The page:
The Mythology of the Mainframe

"There is a vast amount of vital intelligence on that mainframe."
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Mainframes occupied an interesting spot in the American imagination. The mainframe, in the movies, was an incantation: it conjured up all the mysterious power and glory of technology. The mainframe could compute not just faster, but other. 

The mainframe was an oracle that had secrets and power, but it was locked away in the bowels of a corporation or government, hard to reach physically, hard to reach digitally. The quest to get into the mainframe -- by either means of egress -- could form the backbone of a movie, and it took a hero, or as often, a classic Lord-of-the-Rings-style team of wizards and warriors, tricksters and average Joes. I always loved that the stories tended to unite the nerdy hackers with the brawny people of action, both their skills required to acquire the power within; it was a recognition of the dual nature of computers as physical objects and hosts for digital information. And so often, it seemed, the action turned on getting into the space that connected these two realities. The mainframe was unhackable unless they were in the room, in which case, it was simple. Or they couldn't break into the room without a hacker using the mainframe itself to help the physical assault.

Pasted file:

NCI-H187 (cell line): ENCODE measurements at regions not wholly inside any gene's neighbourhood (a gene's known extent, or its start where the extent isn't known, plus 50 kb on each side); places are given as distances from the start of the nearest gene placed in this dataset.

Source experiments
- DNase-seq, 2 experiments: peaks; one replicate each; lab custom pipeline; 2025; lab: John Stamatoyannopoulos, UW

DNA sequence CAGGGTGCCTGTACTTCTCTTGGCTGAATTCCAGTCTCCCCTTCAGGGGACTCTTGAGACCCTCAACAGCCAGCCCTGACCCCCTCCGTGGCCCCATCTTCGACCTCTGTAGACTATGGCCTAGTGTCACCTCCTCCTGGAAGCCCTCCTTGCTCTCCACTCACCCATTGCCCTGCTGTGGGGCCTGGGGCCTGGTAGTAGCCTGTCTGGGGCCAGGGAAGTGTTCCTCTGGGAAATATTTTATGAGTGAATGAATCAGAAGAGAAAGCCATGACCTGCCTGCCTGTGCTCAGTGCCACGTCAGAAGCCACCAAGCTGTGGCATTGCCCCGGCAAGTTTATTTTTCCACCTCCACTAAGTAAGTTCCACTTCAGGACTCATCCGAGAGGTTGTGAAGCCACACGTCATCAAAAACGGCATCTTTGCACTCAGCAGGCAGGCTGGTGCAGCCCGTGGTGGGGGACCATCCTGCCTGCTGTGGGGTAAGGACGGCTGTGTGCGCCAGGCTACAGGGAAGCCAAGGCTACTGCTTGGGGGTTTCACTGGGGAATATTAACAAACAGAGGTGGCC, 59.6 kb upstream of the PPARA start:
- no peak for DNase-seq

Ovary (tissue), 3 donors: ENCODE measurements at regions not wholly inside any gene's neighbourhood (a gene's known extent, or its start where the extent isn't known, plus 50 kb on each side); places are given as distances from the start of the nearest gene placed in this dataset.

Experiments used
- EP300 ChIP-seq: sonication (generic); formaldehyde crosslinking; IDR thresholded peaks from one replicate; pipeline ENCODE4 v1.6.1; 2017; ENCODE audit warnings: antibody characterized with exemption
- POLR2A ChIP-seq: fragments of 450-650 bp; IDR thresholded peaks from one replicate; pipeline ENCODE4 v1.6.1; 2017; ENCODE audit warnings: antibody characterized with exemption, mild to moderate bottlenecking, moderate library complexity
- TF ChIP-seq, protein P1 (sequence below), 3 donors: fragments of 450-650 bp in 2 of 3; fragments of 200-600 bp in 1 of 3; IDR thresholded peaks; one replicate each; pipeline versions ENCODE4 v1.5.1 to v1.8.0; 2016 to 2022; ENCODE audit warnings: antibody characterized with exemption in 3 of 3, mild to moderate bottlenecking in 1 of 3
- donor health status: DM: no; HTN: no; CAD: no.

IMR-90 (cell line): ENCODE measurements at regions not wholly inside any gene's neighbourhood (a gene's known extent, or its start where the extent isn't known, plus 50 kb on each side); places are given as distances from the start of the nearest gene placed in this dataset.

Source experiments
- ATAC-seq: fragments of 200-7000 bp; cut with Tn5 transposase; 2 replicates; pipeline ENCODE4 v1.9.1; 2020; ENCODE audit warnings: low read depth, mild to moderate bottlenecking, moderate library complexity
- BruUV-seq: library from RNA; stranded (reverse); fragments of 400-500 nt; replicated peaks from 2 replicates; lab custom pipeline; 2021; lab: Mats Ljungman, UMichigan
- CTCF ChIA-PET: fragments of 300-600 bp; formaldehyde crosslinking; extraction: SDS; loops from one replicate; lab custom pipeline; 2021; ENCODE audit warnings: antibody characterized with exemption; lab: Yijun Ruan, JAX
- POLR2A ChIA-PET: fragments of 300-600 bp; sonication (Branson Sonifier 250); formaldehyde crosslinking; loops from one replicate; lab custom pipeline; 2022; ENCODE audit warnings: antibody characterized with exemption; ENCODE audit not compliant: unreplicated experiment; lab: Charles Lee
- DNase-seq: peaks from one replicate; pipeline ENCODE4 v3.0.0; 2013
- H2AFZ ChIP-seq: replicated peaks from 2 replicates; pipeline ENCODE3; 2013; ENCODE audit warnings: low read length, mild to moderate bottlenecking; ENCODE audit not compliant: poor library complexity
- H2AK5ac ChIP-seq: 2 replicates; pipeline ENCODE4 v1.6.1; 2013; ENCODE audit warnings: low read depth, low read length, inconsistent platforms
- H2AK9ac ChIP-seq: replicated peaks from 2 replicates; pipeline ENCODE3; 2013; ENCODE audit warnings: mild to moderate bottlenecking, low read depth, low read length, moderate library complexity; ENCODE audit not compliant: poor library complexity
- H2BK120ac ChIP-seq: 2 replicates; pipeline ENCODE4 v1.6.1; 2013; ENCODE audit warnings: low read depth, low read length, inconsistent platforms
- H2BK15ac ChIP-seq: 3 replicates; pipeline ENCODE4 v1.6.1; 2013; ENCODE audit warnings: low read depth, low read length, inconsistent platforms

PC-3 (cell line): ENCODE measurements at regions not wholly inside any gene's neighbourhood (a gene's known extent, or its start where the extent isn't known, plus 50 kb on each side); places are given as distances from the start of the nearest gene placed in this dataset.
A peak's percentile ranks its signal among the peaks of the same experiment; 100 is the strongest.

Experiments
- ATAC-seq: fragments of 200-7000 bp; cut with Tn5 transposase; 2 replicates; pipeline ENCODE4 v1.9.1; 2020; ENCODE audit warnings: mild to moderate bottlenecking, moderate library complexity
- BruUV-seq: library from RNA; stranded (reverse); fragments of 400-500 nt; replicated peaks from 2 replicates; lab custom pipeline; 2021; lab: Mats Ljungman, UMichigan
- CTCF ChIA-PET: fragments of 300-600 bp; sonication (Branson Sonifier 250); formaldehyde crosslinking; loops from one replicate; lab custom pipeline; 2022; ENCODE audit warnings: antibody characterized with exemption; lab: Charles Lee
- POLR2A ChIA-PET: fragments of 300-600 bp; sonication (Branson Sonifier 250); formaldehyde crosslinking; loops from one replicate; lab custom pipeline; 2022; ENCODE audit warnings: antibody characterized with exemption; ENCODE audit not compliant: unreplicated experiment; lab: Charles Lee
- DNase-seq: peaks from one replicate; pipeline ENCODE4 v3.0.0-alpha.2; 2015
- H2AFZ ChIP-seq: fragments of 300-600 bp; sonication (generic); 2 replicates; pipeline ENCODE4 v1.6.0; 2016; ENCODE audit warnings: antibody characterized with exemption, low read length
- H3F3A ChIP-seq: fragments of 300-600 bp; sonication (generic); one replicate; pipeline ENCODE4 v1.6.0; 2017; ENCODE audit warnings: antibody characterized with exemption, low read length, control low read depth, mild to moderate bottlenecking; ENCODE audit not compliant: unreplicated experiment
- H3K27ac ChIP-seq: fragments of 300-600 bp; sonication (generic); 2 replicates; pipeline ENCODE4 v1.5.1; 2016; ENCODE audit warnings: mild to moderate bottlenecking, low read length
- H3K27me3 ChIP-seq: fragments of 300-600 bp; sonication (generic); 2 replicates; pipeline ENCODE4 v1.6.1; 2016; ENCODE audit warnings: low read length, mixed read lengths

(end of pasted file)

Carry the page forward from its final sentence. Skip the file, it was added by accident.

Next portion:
I got to thinking about all this because of the supercut you see above, which was created for the site Slacktory and posted on Laughing Squid. It's a testament to a lost story plot and a slowly disappearing type of computing architecture. The mainframe hasn't really gone away. IBM still sells a few billion dollars' worth of these machines per year. And the general model they represented of a very reliable machine for processing zillions of transactions has been taken up by everyone. We all access powerful servers that are faster than the mainframes of decades past. But the power of the idea of the mainframe is gone. It's been decomposed into its constituent parts and cycled up into the cloud.

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Alexis C. Madrigal

Alexis Madrigal is a senior editor at The Atlantic, where he oversees the Technology Channel. He's the author of Powering the Dream: The History and Promise of Green Technology. More

The New York Observer calls Madrigal "for all intents and purposes, the perfect modern reporter." He co-founded Longshot magazine, a high-speed media experiment that garnered attention from The New York Times, The Wall Street Journal, and the BBC. While at Wired.com, he built Wired Science into one of the most popular blogs in the world. The site was nominated for best magazine blog by the MPA and best science Web site in the 2009 Webby Awards. He also co-founded Haiti ReWired, a groundbreaking community dedicated to the discussion of technology, infrastructure, and the future of Haiti.

He's spoken at Stanford, CalTech, Berkeley, SXSW, E3, and the National Renewable Energy Laboratory, and his writing was anthologized in Best Technology Writing 2010 (Yale University Press).

Madrigal is a visiting scholar at the University of California at Berkeley's Office for the History of Science and Technology. Born in Mexico City, he grew up in the exurbs north of Portland, Oregon, and now lives in Oakland.

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